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Marquette Wire

The student news site of Marquette University

Marquette Wire

The student news site of Marquette University

Marquette Wire

McCormick sees final class, Wild Commons to come

Photo by Olivia Qualls
View of the Wild Commons from the opposite corner.

The final group of students to inhabit McCormick Hall moved in Aug. 24, signaling the end of a 50-year era. McCormick Hall, which is slated to be demolished in the summer of 2018, will be replaced by Wild Commons, a new residence facility on the south side of Wells St. between N. 17th and N. 18th Streets.

Named in honor of former university president Rev. Robert Wild, Wild Commons is expected to house 750 freshmen and sophomores between two connected buildings. Construction on the massive $108 million project continued through the summer. 

“The structure is up to the eighth floor on one tower and the fifth floor on the other. Exterior wall panels and windows are being installed, and the construction team is beginning to put mechanical, electrical and fire alarm infrastructure in place on the enclosed floors,” Lori Strigens, vice president of strategy of planning, said.

The excitement of a new residence hall also brings bittersweet feelings for those who have fond memories of McCormick.

“I’ve heard of (McCormick) closing every year since being here, so part of me doesn’t believe it. It is sad to see (it) go, though,” Jeremy Cluth, a senior in the College of Arts & Sciences, said. “But for Wild Commons, I hope it has separate showers because I know community showers could get gross in McCormick.”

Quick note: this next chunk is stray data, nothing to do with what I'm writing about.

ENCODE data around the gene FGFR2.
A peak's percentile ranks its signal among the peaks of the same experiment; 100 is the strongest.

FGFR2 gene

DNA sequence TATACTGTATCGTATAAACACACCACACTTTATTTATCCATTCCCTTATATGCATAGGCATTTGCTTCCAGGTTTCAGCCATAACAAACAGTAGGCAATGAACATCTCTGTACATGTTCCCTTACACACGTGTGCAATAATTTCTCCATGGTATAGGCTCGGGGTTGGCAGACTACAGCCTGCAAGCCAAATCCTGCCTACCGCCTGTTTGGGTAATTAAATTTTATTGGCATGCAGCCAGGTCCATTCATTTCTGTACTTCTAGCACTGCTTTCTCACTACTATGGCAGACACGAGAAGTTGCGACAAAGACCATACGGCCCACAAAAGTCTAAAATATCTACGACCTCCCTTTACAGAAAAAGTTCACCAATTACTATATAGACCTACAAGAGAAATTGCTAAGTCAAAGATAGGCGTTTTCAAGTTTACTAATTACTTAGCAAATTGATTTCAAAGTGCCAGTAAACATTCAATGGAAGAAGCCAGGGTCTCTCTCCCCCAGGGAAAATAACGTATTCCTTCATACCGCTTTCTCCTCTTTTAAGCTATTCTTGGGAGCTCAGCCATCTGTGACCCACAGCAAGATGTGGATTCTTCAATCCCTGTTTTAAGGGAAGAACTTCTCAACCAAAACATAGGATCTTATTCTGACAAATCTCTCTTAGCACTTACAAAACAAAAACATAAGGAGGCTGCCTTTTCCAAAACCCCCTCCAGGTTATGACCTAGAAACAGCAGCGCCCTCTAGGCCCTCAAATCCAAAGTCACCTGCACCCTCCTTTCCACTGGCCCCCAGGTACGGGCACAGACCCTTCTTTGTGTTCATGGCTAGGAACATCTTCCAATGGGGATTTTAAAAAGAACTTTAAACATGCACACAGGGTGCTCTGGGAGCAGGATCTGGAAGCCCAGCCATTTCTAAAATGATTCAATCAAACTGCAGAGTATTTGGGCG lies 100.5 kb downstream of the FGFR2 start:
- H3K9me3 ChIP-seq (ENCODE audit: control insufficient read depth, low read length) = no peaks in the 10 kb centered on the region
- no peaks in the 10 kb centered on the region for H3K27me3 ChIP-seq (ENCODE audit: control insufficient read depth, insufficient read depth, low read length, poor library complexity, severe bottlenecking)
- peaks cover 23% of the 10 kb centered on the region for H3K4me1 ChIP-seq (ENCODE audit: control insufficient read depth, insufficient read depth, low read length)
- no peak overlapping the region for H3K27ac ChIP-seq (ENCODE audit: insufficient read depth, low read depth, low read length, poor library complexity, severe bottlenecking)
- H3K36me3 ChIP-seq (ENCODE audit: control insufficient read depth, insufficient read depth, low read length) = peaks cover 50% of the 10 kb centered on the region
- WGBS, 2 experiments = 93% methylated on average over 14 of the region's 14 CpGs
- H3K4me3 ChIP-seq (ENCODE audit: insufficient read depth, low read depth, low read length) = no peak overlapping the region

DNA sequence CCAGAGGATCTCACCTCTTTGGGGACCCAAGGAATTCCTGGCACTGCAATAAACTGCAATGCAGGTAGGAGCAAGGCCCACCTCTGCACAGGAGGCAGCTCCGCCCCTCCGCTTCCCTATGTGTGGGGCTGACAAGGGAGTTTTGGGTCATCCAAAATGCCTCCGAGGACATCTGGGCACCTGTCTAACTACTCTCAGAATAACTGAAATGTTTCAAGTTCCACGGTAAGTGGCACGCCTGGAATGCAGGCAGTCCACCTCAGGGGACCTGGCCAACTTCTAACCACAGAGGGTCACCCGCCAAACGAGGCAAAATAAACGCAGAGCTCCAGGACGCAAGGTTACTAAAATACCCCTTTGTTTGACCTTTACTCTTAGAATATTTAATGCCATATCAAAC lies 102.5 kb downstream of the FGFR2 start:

Meanwhile, current freshmen are excited to make memories in McCormick Hall.

“Since this is the last full year that McCormick will be up, I feel an obligation to make the most of every moment,” Joseph Miscimarra, a freshman in the College of Arts & Sciences, said. “Marquette alumni always smile when I tell them that I’m living in McCormick, so I know that there is a longstanding sense of community and camaraderie that I want to uphold.”

Wild Commons as compared to McCormick will have many thoughtfully-designed community spaces on each floor to help students build communities. These spaces are meant to be vibrant hubs, and will also include classrooms, practice spaces, multipurpose rooms and a chapel space.

Strigens noted that the dining facility will differentiate the new dorm from those of the past, citing an open dining concept and views to an outdoor courtyard.

The next steps include finishing up the utility connections to campus systems, and putting brick on the exterior. The topping off of the towers will happen this semester, marking the point where work will begin inside the building.


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